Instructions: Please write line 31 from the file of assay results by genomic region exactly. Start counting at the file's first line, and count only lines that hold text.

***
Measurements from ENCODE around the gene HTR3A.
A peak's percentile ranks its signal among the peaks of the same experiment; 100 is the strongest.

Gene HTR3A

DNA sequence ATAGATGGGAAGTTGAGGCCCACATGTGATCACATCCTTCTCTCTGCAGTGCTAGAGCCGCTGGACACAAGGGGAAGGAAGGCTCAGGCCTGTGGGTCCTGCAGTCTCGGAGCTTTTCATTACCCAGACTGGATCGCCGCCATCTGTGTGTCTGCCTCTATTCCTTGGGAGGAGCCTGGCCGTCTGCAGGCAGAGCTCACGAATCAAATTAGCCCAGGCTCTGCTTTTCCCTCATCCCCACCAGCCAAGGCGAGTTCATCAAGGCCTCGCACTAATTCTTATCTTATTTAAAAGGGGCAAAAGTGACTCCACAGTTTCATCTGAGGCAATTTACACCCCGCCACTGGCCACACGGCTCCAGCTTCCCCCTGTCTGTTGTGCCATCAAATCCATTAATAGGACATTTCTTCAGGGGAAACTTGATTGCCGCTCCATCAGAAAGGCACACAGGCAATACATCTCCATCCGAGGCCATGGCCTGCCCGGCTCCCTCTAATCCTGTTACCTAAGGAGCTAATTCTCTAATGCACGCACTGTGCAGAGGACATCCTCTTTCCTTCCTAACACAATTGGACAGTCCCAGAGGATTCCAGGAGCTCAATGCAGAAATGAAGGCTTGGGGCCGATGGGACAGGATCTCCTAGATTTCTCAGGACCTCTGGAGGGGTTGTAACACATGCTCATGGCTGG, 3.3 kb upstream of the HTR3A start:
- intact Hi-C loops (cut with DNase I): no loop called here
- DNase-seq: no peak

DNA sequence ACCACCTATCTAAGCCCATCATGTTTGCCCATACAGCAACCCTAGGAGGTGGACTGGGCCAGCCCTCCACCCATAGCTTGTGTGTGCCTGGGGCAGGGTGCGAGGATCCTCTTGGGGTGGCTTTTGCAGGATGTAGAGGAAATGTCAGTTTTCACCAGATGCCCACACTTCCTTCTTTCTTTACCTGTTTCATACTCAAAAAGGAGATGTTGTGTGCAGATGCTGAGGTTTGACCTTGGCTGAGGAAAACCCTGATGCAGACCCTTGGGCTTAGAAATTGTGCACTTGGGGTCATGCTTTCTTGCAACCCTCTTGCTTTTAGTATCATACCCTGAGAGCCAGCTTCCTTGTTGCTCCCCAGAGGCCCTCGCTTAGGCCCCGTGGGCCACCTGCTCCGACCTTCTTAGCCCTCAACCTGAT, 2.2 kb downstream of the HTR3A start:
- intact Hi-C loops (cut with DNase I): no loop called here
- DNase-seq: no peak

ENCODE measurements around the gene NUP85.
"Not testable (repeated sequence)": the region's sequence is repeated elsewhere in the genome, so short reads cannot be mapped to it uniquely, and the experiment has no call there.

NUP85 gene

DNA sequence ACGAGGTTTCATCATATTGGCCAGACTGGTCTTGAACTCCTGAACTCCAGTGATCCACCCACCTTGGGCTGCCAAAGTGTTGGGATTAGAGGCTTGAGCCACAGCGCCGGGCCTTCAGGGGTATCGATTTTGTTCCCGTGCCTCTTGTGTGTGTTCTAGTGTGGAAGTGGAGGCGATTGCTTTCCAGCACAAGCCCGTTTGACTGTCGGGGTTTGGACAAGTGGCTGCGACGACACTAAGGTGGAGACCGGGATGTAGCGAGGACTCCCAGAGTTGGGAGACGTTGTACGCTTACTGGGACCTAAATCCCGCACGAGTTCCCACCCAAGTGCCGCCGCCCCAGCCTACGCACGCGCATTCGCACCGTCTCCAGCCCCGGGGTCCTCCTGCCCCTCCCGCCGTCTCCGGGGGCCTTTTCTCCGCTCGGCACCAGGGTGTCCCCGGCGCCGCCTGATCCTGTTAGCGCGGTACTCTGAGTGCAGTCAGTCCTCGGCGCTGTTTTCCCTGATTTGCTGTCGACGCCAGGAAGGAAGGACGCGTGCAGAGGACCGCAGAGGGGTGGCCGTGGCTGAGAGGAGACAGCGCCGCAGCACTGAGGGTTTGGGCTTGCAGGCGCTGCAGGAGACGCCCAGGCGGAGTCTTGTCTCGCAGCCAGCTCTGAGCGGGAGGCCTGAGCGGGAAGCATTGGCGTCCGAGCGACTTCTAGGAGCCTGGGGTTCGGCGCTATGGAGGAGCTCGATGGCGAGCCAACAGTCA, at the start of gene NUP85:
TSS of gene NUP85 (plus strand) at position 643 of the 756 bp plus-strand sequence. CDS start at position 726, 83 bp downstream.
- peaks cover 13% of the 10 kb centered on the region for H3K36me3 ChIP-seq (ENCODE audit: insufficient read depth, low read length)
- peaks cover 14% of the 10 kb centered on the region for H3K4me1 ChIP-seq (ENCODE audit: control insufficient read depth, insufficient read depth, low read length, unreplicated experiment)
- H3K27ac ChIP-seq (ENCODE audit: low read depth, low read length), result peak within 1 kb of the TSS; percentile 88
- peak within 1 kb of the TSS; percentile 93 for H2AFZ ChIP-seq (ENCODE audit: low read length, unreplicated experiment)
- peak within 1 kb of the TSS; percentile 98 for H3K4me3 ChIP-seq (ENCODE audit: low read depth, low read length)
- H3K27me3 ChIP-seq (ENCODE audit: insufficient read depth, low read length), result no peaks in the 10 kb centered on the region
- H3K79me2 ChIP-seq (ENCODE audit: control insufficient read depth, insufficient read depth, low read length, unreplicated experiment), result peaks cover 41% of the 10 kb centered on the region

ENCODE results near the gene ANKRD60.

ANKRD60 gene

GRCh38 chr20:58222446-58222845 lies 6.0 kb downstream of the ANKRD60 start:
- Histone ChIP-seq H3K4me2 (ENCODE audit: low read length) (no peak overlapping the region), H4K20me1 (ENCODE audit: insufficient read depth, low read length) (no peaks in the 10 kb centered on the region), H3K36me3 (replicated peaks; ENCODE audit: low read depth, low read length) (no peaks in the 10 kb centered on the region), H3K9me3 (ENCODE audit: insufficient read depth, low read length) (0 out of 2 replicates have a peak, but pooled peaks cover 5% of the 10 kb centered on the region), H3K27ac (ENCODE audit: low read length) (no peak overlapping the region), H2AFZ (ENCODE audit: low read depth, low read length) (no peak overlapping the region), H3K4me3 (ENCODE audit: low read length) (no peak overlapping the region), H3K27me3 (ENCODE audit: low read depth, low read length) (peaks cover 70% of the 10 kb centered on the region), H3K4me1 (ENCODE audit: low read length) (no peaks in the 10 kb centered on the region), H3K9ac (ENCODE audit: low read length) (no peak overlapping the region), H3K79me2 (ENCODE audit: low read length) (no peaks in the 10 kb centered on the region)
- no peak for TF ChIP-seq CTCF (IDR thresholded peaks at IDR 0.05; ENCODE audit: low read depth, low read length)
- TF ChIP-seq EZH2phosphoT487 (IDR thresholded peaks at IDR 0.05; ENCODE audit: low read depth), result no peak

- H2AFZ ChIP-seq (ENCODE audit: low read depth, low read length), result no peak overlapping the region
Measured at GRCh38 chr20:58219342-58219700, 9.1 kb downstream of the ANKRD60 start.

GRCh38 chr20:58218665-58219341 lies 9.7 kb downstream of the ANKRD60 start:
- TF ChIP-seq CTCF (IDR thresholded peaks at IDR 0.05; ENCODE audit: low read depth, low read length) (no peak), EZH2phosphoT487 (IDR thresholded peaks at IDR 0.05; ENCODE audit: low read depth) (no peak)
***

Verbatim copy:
- TF ChIP-seq CTCF (IDR thresholded peaks at IDR 0.05; ENCODE audit: low read depth, low read length) (no peak), EZH2phosphoT487 (IDR thresholded peaks at IDR 0.05; ENCODE audit: low read depth) (no peak)